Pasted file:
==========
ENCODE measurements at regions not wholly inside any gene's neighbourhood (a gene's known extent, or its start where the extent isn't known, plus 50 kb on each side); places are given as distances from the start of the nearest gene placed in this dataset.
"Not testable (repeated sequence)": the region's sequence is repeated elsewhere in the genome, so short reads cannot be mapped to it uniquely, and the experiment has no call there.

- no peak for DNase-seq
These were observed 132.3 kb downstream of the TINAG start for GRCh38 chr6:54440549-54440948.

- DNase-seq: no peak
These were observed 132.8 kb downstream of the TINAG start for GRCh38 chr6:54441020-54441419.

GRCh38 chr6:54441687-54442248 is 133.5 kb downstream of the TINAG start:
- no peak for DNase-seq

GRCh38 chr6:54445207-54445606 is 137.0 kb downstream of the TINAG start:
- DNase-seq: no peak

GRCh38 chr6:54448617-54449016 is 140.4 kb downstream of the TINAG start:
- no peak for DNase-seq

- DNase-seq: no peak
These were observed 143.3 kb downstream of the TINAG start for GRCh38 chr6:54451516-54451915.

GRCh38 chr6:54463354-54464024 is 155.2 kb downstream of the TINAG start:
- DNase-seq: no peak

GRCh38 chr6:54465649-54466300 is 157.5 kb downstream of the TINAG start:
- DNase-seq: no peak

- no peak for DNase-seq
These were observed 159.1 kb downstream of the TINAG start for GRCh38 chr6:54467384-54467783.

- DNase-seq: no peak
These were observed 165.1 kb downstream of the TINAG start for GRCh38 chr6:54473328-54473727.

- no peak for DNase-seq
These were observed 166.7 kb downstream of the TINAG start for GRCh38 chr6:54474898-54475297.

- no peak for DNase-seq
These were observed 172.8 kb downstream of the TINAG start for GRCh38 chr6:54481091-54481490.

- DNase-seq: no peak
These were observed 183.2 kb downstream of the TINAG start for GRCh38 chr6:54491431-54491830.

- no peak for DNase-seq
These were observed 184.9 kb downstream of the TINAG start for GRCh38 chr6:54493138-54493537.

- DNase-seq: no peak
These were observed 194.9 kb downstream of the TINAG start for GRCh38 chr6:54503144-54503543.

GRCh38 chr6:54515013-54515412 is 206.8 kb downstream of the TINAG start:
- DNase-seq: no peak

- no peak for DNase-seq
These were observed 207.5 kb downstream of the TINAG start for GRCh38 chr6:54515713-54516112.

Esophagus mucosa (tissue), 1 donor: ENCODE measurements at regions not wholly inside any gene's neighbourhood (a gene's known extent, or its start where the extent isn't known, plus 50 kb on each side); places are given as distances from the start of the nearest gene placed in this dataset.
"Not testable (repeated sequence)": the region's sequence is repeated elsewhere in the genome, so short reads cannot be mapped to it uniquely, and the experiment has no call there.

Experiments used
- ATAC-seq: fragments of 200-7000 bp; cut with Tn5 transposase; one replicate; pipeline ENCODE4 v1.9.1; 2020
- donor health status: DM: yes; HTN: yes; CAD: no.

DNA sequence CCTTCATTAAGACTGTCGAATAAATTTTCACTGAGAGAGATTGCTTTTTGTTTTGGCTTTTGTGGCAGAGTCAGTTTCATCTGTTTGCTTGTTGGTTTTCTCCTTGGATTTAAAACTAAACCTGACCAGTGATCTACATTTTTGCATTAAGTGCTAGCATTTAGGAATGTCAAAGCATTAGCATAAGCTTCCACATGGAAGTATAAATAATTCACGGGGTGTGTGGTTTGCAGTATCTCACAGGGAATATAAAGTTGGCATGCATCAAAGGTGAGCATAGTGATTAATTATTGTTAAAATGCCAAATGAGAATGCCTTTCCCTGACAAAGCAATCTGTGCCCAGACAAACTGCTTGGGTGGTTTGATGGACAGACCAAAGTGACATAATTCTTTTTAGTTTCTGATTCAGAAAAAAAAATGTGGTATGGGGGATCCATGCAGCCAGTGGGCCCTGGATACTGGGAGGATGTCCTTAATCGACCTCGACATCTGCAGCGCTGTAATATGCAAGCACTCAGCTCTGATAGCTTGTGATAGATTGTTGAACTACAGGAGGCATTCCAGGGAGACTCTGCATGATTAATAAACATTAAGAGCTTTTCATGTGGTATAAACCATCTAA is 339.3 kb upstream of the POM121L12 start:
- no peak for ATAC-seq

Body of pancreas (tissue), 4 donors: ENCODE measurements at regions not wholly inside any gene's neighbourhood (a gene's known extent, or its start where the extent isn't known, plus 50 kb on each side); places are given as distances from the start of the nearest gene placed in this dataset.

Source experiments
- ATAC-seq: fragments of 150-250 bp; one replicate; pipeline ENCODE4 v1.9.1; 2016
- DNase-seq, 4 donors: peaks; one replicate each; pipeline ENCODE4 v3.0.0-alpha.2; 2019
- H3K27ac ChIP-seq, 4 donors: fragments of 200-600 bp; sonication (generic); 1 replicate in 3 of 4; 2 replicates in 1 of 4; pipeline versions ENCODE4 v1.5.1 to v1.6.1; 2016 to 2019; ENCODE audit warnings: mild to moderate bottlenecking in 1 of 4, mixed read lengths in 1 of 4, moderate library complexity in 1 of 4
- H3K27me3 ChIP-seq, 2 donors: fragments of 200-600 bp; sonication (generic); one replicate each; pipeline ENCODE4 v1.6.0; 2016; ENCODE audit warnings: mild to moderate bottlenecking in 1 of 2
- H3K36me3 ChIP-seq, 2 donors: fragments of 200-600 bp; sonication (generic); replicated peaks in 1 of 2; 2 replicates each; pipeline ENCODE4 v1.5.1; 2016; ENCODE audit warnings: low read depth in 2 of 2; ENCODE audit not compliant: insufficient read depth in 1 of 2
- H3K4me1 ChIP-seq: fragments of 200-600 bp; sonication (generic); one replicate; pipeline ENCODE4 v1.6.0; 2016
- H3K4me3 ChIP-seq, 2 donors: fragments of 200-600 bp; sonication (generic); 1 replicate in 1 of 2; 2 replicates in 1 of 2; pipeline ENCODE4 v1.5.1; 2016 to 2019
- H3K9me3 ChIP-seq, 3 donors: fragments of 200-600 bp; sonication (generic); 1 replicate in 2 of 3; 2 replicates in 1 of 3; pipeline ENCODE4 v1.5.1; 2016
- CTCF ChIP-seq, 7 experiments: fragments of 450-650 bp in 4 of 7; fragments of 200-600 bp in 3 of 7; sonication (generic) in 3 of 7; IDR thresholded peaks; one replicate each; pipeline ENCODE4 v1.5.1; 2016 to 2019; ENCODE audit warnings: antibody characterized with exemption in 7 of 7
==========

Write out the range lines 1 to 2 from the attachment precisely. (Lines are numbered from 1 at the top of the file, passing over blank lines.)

ENCODE measurements at regions not wholly inside any gene's neighbourhood (a gene's known extent, or its start where the extent isn't known, plus 50 kb on each side); places are given as distances from the start of the nearest gene placed in this dataset.
"Not testable (repeated sequence)": the region's sequence is repeated elsewhere in the genome, so short reads cannot be mapped to it uniquely, and the experiment has no call there.